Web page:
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In the 1990s, the anthropologist Nancy Scheper-Hughes produced an unsettling ethnography of death, violence and hope in a shantytown in north-eastern Brazil. Her book, Death Without Weeping, was centrally concerned with how shockingly high levels of infant mortality were hidden from public view by the ways in which women and families coped with this reality in the community.

Scheper-Hughes noted that young women in this place were refusing to name their children to protect themselves and their families from the pain of having to deal with the full impact of pervasive death. She argued that by delaying the attribution of social and cultural identities to children, such as through naming, baptism and other rites, these mothers were better prepared to deal socially, financially and emotionally with the almost inevitable loss of these infants.

In his 2016 study of the Ebola virus in West Africa, Ebola: How a People’s Science Helped End an Epidemic, the anthropologist Paul Richards noted that social behaviour changed radically and rapidly there too as people quickly learnt that existing forms of household care, social proximity and intimacy were simply deadly. Adjustments were made in home care and social distancing that, he argued, resulted in a people’s science which ultimately managed to defeat the spread of Ebola in poor communities.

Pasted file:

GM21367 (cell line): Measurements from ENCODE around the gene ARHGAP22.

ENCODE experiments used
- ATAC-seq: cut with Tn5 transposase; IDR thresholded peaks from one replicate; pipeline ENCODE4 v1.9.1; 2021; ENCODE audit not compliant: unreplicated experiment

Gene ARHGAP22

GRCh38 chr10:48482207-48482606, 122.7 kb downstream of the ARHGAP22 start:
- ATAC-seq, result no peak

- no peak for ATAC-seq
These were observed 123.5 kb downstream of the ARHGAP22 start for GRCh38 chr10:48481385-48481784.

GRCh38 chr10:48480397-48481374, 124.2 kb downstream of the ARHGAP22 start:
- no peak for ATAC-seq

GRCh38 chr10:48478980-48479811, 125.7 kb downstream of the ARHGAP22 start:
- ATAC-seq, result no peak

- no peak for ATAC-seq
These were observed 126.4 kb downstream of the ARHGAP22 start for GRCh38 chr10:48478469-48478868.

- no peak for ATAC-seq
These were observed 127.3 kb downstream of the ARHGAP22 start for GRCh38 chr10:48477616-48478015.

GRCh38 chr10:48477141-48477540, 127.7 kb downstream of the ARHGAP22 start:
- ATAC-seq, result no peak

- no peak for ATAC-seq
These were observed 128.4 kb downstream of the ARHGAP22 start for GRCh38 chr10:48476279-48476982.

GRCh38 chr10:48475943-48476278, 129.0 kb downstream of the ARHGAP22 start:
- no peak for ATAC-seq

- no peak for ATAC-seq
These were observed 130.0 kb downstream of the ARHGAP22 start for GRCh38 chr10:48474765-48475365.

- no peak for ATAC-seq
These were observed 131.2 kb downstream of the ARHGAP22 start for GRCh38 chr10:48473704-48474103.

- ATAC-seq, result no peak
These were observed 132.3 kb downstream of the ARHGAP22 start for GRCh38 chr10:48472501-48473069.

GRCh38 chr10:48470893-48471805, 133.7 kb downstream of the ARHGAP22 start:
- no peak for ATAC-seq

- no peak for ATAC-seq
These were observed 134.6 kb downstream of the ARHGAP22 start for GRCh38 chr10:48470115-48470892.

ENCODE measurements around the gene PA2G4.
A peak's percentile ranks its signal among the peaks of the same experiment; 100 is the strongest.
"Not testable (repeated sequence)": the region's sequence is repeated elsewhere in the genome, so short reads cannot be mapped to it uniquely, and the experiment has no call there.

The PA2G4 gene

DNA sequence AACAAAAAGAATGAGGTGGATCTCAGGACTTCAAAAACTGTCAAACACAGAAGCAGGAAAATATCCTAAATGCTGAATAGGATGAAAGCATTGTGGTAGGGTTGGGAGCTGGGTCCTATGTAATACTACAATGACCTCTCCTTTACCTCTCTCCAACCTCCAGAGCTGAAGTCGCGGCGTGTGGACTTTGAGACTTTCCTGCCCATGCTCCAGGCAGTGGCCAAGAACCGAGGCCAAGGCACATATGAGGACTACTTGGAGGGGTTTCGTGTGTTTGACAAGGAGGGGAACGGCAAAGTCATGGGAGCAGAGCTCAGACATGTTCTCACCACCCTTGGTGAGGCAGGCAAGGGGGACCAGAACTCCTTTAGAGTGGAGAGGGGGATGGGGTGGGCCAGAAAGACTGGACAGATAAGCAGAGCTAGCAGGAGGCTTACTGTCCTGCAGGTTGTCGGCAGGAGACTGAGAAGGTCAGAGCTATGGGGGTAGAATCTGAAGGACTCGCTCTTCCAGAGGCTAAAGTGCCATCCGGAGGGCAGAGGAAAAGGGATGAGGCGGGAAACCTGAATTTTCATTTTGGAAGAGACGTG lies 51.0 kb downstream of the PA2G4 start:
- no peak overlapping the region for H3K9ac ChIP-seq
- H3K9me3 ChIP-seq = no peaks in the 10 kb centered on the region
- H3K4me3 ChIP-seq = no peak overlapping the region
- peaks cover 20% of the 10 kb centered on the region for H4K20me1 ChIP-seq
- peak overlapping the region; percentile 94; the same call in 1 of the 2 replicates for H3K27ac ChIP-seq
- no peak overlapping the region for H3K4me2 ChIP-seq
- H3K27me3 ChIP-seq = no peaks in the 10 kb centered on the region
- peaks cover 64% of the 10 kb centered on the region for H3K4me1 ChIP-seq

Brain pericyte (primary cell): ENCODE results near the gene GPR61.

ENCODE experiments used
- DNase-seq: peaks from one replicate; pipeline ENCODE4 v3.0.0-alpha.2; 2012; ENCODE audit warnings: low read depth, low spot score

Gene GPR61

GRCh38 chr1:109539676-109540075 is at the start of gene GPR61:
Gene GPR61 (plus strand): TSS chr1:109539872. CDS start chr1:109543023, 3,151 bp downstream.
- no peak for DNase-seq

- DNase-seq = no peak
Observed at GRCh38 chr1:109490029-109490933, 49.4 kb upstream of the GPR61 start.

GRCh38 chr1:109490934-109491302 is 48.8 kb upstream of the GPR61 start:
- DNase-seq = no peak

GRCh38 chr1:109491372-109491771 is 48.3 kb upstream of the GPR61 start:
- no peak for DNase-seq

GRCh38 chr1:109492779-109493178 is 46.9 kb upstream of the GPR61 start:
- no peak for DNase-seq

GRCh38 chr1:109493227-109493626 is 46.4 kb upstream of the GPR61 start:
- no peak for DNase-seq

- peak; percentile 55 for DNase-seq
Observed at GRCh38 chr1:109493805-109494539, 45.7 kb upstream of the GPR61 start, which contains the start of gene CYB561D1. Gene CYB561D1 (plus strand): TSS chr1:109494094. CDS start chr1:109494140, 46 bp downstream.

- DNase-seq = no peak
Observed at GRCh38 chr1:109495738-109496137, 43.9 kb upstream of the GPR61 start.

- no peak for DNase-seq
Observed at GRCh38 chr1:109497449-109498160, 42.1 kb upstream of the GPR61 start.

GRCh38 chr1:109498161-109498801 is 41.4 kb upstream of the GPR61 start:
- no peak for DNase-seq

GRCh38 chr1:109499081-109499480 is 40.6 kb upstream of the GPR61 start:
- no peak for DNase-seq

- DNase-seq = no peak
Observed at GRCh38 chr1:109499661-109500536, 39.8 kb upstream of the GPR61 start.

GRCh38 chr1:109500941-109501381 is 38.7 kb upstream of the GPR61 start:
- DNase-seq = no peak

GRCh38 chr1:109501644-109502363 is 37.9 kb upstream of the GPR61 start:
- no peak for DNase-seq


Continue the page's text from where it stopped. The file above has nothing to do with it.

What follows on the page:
As poor communities come face to face with Covid-19 in South Africa in 2020, it might be useful to think about what kind of response will be most likely in this context. Will death be concealed as has been the case with HIV/AIDS? Will questions of family honour and shame predominate? Also, how will bodies be viewed and cared for? Where will the dead bodies be buried? And, what kind of ‘people’s science’ will emerge at the local level to contain the spread of the disease? (see also my earlier piece ‘Beyond a bio-medical fix – The value of “people’s science”’).

These profound questions lie on the road ahead. It is difficult to say exactly how poor South Africans will respond to the pandemic, because there is no evidence to suggest that Covid-19 and its lethal prospects have yet been internalised in poor communities. Masks still appear to be worn more as fashion items, or to comply, rather than as essential tools for survival in the townships. Pandemics and disease are, however, no strangers to the poor in a country that has been at the forefront of the global HIV/AIDS epidemic.

Death without weeping

The evidence from South Africa during the HIV/AIDS pandemic suggests that the country initially went down the road of denialism and cultural concealment rather than confrontation. The internalisation of the biomedical implications of HIV/AIDS took a while to take root in South Africa. The journey started with the AIDS denialism of the Thabo Mbeki regime, when the state questioned the core findings of the dominant Western biomedical model.